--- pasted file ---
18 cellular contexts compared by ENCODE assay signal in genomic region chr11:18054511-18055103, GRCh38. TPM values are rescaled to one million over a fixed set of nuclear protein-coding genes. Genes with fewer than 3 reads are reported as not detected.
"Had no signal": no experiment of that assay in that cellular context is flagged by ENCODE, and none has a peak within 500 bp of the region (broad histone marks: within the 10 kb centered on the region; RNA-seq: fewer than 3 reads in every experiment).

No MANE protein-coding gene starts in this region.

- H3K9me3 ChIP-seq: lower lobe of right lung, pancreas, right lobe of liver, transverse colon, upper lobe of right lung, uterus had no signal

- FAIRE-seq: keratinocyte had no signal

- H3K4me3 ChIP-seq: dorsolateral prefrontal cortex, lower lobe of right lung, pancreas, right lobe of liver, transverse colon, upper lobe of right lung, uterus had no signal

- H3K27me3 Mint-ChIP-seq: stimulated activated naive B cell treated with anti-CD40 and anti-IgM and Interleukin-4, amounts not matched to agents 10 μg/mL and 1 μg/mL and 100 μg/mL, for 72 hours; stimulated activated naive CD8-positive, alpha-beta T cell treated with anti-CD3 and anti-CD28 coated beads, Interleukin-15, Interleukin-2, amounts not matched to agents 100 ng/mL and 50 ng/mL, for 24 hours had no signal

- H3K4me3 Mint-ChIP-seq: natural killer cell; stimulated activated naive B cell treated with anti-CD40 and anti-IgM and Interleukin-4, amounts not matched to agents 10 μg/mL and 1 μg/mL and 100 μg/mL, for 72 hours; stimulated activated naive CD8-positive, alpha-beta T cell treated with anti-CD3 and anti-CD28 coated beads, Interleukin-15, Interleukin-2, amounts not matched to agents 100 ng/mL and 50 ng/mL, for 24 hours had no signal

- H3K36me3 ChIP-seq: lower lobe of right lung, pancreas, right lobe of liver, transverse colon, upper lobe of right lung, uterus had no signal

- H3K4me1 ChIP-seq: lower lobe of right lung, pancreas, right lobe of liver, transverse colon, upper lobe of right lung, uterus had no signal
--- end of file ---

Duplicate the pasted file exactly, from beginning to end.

18 cellular contexts compared by ENCODE assay signal in genomic region chr11:18054511-18055103, GRCh38. TPM values are rescaled to one million over a fixed set of nuclear protein-coding genes. Genes with fewer than 3 reads are reported as not detected.
"Had no signal": no experiment of that assay in that cellular context is flagged by ENCODE, and none has a peak within 500 bp of the region (broad histone marks: within the 10 kb centered on the region; RNA-seq: fewer than 3 reads in every experiment).

No MANE protein-coding gene starts in this region.

- H3K9me3 ChIP-seq: lower lobe of right lung, pancreas, right lobe of liver, transverse colon, upper lobe of right lung, uterus had no signal

- FAIRE-seq: keratinocyte had no signal

- H3K4me3 ChIP-seq: dorsolateral prefrontal cortex, lower lobe of right lung, pancreas, right lobe of liver, transverse colon, upper lobe of right lung, uterus had no signal

- H3K27me3 Mint-ChIP-seq: stimulated activated naive B cell treated with anti-CD40 and anti-IgM and Interleukin-4, amounts not matched to agents 10 μg/mL and 1 μg/mL and 100 μg/mL, for 72 hours; stimulated activated naive CD8-positive, alpha-beta T cell treated with anti-CD3 and anti-CD28 coated beads, Interleukin-15, Interleukin-2, amounts not matched to agents 100 ng/mL and 50 ng/mL, for 24 hours had no signal

- H3K4me3 Mint-ChIP-seq: natural killer cell; stimulated activated naive B cell treated with anti-CD40 and anti-IgM and Interleukin-4, amounts not matched to agents 10 μg/mL and 1 μg/mL and 100 μg/mL, for 72 hours; stimulated activated naive CD8-positive, alpha-beta T cell treated with anti-CD3 and anti-CD28 coated beads, Interleukin-15, Interleukin-2, amounts not matched to agents 100 ng/mL and 50 ng/mL, for 24 hours had no signal

- H3K36me3 ChIP-seq: lower lobe of right lung, pancreas, right lobe of liver, transverse colon, upper lobe of right lung, uterus had no signal

- H3K4me1 ChIP-seq: lower lobe of right lung, pancreas, right lobe of liver, transverse colon, upper lobe of right lung, uterus had no signal